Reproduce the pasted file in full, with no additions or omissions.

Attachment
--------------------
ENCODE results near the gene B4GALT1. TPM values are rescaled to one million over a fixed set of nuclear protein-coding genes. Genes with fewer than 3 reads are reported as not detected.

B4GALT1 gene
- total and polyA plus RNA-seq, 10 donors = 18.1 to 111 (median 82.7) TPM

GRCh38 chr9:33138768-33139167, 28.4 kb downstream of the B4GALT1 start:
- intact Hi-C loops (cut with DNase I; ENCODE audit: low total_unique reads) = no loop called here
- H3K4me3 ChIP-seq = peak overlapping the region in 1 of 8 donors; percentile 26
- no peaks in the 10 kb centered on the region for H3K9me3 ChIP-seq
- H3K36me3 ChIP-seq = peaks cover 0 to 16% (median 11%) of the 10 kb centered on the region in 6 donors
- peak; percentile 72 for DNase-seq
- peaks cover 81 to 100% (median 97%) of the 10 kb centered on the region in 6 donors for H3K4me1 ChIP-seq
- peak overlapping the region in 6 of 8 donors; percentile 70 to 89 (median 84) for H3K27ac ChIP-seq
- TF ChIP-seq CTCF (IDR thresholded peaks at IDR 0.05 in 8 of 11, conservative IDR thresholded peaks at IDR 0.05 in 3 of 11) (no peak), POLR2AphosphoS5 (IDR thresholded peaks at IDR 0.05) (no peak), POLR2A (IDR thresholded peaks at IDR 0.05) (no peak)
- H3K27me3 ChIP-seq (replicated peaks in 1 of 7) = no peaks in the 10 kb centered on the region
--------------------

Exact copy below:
ENCODE results near the gene B4GALT1. TPM values are rescaled to one million over a fixed set of nuclear protein-coding genes. Genes with fewer than 3 reads are reported as not detected.

B4GALT1 gene
- total and polyA plus RNA-seq, 10 donors = 18.1 to 111 (median 82.7) TPM

GRCh38 chr9:33138768-33139167, 28.4 kb downstream of the B4GALT1 start:
- intact Hi-C loops (cut with DNase I; ENCODE audit: low total_unique reads) = no loop called here
- H3K4me3 ChIP-seq = peak overlapping the region in 1 of 8 donors; percentile 26
- no peaks in the 10 kb centered on the region for H3K9me3 ChIP-seq
- H3K36me3 ChIP-seq = peaks cover 0 to 16% (median 11%) of the 10 kb centered on the region in 6 donors
- peak; percentile 72 for DNase-seq
- peaks cover 81 to 100% (median 97%) of the 10 kb centered on the region in 6 donors for H3K4me1 ChIP-seq
- peak overlapping the region in 6 of 8 donors; percentile 70 to 89 (median 84) for H3K27ac ChIP-seq
- TF ChIP-seq CTCF (IDR thresholded peaks at IDR 0.05 in 8 of 11, conservative IDR thresholded peaks at IDR 0.05 in 3 of 11) (no peak), POLR2AphosphoS5 (IDR thresholded peaks at IDR 0.05) (no peak), POLR2A (IDR thresholded peaks at IDR 0.05) (no peak)
- H3K27me3 ChIP-seq (replicated peaks in 1 of 7) = no peaks in the 10 kb centered on the region